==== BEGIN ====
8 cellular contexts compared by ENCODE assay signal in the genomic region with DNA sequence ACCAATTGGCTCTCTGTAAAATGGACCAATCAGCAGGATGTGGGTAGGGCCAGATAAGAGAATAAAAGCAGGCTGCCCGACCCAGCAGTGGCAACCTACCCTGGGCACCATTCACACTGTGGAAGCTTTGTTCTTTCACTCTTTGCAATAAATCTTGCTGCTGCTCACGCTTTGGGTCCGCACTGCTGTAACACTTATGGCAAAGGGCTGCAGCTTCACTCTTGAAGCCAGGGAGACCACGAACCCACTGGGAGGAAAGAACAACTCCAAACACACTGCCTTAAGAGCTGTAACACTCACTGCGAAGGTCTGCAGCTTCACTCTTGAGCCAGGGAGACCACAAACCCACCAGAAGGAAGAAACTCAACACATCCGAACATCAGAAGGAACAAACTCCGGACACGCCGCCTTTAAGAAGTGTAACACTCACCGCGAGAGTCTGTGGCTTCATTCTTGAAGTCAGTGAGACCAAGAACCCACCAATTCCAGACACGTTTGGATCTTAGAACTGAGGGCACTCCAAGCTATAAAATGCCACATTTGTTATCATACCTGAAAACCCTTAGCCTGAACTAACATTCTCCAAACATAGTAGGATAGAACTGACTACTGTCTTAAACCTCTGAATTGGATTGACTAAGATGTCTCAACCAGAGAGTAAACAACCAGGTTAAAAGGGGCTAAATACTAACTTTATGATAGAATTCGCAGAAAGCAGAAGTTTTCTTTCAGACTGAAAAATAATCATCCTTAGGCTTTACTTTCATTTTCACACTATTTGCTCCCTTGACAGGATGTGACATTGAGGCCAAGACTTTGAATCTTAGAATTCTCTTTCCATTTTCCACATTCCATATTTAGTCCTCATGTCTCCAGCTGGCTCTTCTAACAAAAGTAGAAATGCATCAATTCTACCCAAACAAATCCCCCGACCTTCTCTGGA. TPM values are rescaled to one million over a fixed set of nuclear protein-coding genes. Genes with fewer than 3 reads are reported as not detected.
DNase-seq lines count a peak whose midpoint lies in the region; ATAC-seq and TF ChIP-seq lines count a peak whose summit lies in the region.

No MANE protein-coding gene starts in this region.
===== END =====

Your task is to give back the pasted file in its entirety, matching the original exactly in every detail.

8 cellular contexts compared by ENCODE assay signal in the genomic region with DNA sequence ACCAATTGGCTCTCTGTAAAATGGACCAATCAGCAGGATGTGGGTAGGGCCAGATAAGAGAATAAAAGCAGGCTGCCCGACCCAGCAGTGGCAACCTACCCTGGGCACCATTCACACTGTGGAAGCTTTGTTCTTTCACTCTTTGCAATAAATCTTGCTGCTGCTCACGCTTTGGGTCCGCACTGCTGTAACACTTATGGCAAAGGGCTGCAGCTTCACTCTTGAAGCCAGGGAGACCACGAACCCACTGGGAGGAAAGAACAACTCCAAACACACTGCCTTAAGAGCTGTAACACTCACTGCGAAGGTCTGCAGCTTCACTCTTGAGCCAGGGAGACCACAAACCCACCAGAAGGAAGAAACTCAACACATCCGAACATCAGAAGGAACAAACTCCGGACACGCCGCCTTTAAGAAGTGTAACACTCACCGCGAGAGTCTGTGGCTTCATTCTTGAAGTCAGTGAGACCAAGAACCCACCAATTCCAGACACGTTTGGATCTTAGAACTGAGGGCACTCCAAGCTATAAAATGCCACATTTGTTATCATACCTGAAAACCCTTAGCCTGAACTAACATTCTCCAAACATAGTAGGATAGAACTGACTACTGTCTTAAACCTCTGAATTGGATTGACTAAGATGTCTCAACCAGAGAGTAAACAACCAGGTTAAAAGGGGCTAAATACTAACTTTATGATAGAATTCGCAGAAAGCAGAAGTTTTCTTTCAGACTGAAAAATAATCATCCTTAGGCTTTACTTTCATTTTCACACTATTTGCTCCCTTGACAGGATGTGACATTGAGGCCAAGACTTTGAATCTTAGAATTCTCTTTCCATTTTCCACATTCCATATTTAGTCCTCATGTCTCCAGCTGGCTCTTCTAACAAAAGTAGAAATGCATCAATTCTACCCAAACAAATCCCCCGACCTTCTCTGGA. TPM values are rescaled to one million over a fixed set of nuclear protein-coding genes. Genes with fewer than 3 reads are reported as not detected.
DNase-seq lines count a peak whose midpoint lies in the region; ATAC-seq and TF ChIP-seq lines count a peak whose summit lies in the region.

No MANE protein-coding gene starts in this region.